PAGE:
OR in another way: in two similar triangles, the ratio of their areas is the square of the ratio of their sides: \(\frac{AREA}{area}=\frac{SIDE^2}{side^2}\).
_________________

New to the Math Forum?
Please read this: Ultimate GMAT Quantitative Megathread | All You Need for Quant | PLEASE READ AND FOLLOW: 12 Rules for Posting!!!

Resources:
GMAT Math Book | Triangles | Polygons | Coordinate Geometry | Factorials | Circles | Number Theory | Remainders; 8. Overlapping Sets | PDF of Math Book; 10. Remainders | GMAT Prep Software Analysis | SEVEN SAMURAI OF 2012 (BEST DISCUSSIONS) | Tricky questions from previous years.

Collection of Questions:
PS: 1. Tough and Tricky questions; 2. Hard questions; 3. Hard questions part 2; 4. Standard deviation; 5. Tough Problem Solving Questions With Solutions; 6. Probability and Combinations Questions With Solutions; 7 Tough and tricky exponents and roots questions; 8 12 Easy Pieces (or not?); 9 Bakers' Dozen; 10 Algebra set. ,11 Mixed Questions, 12 Fresh Meat

DS: 1. DS tough questions; 2. DS tough questions part 2; 3. DS tough questions part 3; 4. DS Standard deviation; 5. Inequalities; 6. 700+ GMAT Data Sufficiency Questions With Explanations; 7 Tough and tricky exponents and roots questions; 8 The Discreet Charm of the DS; 9 Devil's Dozen!!!; 10 Number Properties set., 11 New DS set.


What are GMAT Club Tests?
Extra-hard Quant Tests with Brilliant Analytics

Kudos [?]: 129181 [0], given: 12194

GMAT Club Legend
GMAT Club Legend
User avatar
Joined: 09 Sep 2013
Posts: 16589

Kudos [?]: 273 [0], given: 0

Premium Member
Re: In the diagram above, ∠A = ∠F = 50°, ∠B = 20°, and ∠H = 110°. What is [#permalink]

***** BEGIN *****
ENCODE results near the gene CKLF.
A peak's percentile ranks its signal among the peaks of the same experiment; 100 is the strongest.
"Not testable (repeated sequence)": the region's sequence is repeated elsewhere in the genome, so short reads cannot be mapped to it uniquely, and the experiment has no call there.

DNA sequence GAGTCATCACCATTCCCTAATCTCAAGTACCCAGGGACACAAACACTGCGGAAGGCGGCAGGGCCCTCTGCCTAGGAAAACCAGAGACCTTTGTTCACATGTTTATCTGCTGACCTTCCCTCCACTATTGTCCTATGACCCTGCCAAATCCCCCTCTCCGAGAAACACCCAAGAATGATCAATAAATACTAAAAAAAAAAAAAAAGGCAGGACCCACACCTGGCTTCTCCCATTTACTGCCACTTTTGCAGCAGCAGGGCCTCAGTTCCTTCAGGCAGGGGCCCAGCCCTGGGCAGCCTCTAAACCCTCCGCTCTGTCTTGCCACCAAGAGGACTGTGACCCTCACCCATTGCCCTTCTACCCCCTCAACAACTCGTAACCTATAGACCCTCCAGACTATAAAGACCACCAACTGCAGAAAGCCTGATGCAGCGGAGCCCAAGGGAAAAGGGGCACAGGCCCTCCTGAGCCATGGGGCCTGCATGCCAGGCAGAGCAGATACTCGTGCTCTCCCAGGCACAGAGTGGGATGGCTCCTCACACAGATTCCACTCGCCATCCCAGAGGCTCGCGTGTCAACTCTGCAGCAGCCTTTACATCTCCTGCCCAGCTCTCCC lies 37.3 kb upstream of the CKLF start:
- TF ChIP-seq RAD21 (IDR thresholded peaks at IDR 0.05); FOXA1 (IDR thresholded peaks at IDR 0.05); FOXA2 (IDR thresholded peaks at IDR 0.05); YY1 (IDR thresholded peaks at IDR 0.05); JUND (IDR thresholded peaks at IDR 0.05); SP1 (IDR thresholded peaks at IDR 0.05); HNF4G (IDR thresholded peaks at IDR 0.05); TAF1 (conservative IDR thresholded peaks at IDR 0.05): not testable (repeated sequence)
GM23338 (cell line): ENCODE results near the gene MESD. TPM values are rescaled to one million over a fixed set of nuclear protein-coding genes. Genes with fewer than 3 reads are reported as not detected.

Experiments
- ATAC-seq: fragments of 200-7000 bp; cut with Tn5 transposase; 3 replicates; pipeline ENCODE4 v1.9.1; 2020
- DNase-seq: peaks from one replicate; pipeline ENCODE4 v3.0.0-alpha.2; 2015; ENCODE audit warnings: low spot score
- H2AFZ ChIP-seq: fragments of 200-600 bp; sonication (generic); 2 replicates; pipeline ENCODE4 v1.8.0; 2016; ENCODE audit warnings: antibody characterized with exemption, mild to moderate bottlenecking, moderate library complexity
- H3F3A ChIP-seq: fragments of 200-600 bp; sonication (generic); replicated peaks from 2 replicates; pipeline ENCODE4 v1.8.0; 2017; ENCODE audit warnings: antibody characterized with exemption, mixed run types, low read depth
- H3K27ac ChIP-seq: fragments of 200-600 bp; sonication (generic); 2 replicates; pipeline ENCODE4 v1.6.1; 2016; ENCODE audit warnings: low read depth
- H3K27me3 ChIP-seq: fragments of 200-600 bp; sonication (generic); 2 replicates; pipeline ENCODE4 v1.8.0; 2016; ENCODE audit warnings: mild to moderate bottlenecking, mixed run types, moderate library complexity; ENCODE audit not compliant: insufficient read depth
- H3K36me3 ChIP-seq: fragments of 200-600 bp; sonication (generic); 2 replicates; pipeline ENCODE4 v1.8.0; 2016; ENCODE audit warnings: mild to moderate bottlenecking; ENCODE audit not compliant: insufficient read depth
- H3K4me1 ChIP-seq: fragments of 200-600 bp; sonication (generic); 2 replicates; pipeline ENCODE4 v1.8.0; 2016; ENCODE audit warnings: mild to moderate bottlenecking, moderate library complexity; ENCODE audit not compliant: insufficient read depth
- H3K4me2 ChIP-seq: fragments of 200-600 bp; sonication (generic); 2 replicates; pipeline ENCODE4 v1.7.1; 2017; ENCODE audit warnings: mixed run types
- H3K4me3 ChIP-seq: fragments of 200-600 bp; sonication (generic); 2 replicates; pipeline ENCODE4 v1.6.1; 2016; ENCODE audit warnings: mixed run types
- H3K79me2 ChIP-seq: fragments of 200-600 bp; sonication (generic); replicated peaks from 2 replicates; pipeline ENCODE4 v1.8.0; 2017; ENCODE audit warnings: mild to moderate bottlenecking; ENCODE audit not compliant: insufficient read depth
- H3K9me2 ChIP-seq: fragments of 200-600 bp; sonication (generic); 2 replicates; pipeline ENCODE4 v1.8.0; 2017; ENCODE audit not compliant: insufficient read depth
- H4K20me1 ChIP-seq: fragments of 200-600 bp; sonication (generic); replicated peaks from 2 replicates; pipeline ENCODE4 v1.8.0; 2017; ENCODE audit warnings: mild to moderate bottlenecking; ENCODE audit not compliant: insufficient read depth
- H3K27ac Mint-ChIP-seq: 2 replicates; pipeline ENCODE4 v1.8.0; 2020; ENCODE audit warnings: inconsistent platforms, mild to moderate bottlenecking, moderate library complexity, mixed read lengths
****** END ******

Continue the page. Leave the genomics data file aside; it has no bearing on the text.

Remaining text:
Show Tags

New post 17 Sep 2017, 03:36
Hello from the GMAT Club BumpBot!

Thanks to another GMAT Club member, I have just discovered this valuable topic, yet it had no discussion for over a year. I am now bumping it up - doing my job. I think you may find it valuable (esp those replies with Kudos).

Want to see all other topics I dig out? Follow me (click follow button on profile). You will receive a summary of all topics I bump in your profile area as well as via email.
_________________

GMAT Books | GMAT Club Tests | Best Prices on GMAT Courses | GMAT Mobile App | Math Resources | Verbal Resources

Kudos [?]: 273 [0], given: 0

Re: In the diagram above, ∠A = ∠F = 50°, ∠B = 20°, and ∠H = 110°. What is   [#permalink] 17 Sep 2017, 03:36
Display posts from previous: Sort by

In the diagram above, ∠A = ∠F = 50°, ∠B = 20°, and ∠H = 110°. What is

  new topic post reply Question banks Downloads My Bookmarks Reviews Important topics  


GMAT Club MBA Forum Home| About| Terms and Conditions| GMAT Club Rules| Contact| Sitemap

Powered by phpBB © phpBB Group | Emoji artwork provided by EmojiOne

Kindly note that the GMAT® test is a registered trademark of the Graduate Management Admission Council®, and this site has neither been reviewed nor endorsed by GMAC®.